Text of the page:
Pa-O farmers from southern Shan State gathered in protest Tuesday after their farms were seized by the Tatmadaw.
Burma Army LIB-423 and LIB-424 confiscated 900 acres on May 30 in Hsihseng township, located in the Pa-O Self-Administered Region. On the same day, the Army charged 70 farmers with trespassing under article 447 and took their tractors.
San Win Maung, head of Aung Chan Tha ward, in Hsihseng township, told SHAN that with their land and farm vehicles gone the farmers cannot start planting before the rain starts. “With the rainy season coming, they’re in trouble. They need to plant their corn and paddy.”
“These farms are their hereditary land and they have their land ownership documents,” he says.
Charges were laid against 70 farmers at Hsihseng Myoma police station.
During the COVID-19 pandemic, farmers say the government should help them, not prosecute them.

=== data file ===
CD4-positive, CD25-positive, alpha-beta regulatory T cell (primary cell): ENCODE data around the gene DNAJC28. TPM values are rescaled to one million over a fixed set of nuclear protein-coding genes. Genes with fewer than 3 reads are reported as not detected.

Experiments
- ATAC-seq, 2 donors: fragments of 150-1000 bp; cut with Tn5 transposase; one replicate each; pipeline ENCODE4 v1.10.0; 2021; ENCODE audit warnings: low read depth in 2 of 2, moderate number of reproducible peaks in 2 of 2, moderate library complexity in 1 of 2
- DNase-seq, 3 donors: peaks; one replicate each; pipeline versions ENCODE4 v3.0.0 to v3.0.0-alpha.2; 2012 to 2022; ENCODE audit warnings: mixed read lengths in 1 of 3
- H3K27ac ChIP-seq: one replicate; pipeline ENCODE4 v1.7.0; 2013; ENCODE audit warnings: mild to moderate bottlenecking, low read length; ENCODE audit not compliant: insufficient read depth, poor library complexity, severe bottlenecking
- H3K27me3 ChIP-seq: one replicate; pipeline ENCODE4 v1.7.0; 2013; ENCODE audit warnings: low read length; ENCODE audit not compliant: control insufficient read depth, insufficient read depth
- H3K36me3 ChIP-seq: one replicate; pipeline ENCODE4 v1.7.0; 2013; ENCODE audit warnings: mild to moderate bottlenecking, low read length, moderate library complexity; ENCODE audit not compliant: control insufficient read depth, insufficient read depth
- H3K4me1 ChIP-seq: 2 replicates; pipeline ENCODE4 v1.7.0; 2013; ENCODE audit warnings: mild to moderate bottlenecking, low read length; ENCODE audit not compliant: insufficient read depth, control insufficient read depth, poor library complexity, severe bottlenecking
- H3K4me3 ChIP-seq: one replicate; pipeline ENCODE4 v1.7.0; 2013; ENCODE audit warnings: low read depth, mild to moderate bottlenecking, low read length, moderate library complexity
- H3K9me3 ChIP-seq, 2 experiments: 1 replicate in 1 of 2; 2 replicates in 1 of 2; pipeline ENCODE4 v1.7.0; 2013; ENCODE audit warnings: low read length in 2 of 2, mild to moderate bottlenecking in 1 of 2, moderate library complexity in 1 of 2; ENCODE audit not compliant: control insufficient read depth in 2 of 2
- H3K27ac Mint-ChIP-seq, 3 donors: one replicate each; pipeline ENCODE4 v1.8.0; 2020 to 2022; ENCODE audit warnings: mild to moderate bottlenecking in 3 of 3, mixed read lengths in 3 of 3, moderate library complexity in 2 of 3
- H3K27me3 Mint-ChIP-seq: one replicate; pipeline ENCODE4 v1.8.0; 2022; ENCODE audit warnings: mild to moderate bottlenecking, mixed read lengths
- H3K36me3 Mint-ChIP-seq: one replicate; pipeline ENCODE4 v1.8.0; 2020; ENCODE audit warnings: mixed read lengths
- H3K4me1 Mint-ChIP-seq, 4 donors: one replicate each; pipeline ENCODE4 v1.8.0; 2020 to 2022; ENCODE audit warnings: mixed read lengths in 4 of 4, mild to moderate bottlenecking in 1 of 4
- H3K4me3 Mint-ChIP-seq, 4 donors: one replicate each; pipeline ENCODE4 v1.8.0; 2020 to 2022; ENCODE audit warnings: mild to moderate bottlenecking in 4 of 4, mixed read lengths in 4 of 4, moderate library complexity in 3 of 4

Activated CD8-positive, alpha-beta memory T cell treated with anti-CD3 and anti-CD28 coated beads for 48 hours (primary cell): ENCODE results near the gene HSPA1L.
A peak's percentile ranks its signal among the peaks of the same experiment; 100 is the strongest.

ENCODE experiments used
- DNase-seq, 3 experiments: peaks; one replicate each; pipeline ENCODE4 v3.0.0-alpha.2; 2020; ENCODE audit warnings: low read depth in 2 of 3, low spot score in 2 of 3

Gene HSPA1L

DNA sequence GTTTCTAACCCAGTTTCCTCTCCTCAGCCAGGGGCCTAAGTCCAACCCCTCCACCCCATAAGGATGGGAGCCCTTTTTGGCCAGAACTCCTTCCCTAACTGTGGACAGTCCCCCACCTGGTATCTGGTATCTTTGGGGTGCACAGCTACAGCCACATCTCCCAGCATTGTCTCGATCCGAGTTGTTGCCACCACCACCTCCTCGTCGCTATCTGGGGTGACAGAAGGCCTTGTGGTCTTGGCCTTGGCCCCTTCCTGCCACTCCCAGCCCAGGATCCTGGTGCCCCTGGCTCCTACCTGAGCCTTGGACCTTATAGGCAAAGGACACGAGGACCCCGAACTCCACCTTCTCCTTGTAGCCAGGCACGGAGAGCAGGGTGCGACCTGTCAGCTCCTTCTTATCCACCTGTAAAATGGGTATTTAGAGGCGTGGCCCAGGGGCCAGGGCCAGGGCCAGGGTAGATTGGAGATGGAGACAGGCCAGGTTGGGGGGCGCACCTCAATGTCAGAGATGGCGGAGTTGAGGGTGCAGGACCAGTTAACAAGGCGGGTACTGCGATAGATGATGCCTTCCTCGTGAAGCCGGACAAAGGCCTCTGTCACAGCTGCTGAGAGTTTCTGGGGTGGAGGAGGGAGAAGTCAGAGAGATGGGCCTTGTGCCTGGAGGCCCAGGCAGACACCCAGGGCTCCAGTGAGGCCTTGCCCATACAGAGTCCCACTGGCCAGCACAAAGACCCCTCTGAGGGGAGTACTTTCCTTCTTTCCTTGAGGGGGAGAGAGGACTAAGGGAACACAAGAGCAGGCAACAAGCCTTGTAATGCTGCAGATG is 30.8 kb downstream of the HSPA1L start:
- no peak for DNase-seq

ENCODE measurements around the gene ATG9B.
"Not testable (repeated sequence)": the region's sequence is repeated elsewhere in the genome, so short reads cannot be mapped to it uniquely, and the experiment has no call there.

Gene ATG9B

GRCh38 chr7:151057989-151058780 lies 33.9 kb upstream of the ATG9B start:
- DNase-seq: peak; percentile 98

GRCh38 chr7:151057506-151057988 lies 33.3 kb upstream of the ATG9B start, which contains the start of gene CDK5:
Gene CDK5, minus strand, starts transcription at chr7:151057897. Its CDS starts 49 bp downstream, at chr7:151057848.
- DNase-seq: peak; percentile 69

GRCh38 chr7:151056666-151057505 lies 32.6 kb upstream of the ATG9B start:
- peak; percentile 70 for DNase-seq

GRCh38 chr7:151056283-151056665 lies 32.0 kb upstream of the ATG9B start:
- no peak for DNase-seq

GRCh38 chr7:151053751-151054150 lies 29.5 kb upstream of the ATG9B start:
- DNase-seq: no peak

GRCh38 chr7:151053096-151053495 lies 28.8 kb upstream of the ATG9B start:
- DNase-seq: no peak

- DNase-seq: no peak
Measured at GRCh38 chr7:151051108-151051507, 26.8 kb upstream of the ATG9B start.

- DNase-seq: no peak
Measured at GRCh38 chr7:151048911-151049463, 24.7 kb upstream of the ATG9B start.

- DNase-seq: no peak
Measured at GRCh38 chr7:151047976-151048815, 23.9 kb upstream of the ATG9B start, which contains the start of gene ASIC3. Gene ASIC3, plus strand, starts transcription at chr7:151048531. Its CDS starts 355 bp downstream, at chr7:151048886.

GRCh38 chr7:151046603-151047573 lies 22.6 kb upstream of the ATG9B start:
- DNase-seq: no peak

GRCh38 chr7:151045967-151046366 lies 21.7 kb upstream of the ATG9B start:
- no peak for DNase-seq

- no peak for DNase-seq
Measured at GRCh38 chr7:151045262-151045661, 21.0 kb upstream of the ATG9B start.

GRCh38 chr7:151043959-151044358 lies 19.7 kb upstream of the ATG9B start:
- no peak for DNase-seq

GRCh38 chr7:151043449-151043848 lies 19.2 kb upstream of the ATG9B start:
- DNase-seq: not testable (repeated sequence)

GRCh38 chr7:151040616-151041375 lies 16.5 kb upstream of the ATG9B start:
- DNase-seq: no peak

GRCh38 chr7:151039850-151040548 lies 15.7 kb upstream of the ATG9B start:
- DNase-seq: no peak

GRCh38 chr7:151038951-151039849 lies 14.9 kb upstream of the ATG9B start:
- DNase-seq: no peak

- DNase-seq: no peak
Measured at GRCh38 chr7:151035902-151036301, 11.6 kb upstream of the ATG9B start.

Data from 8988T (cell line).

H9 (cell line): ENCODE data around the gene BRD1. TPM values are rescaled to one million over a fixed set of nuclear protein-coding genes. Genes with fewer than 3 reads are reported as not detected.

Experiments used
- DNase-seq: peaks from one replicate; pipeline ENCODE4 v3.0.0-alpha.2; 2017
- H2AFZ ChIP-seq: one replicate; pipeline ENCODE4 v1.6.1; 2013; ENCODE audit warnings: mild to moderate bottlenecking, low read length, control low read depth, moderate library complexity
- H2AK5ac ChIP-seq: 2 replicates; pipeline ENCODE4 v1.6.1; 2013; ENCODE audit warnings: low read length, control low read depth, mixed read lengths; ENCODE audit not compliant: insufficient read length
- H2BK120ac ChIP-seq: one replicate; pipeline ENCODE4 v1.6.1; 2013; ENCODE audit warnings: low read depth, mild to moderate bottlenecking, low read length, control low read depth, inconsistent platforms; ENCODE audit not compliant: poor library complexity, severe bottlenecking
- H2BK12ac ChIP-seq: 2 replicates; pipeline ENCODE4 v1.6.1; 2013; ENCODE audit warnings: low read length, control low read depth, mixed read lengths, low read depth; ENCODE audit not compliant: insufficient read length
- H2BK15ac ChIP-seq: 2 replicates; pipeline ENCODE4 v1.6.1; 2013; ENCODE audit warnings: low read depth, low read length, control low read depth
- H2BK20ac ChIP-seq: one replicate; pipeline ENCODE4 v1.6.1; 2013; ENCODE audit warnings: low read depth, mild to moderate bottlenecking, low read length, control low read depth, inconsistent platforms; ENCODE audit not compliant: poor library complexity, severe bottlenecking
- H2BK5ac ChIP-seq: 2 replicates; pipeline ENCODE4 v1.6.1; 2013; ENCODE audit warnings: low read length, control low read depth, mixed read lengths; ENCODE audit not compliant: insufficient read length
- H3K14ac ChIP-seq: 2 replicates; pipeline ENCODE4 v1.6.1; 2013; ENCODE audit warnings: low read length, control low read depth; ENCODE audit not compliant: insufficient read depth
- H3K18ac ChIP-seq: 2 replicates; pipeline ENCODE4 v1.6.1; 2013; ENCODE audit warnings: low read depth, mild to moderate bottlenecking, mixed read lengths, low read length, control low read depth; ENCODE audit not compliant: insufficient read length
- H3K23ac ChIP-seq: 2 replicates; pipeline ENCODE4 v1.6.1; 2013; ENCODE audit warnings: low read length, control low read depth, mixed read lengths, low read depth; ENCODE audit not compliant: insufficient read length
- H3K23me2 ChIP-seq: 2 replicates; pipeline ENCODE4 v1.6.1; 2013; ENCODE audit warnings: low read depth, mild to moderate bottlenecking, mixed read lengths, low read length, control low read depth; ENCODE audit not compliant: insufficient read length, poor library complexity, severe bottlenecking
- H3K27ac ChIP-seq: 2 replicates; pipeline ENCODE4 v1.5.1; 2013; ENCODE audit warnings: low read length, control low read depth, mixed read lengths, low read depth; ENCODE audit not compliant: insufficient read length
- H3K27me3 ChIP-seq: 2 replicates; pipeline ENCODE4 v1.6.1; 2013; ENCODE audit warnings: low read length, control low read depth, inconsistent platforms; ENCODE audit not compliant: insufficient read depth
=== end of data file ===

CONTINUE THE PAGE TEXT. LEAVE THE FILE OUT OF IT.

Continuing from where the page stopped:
Until the dispute with Tatmadaw is resolved, the farmers, who cannot cultivate their crops, are out of work.
“We’ve been farming this land for so many years. If we can’t grow our paddy, what will we do? We can’t go to work in another country during the COVID-19 pandemic,” said one farmer. “The Burma Army unfairly confiscated our farms.”
A video of soldiers from LIB-423 and LIB-424 ordering farmers to stop working in their fields and sending their farm vehicles to Hsihseng police station was widely shared on Facebook.
Many villagers are concerned as land confiscation by Tatmadaw is increasing in both southern and northern Shan State.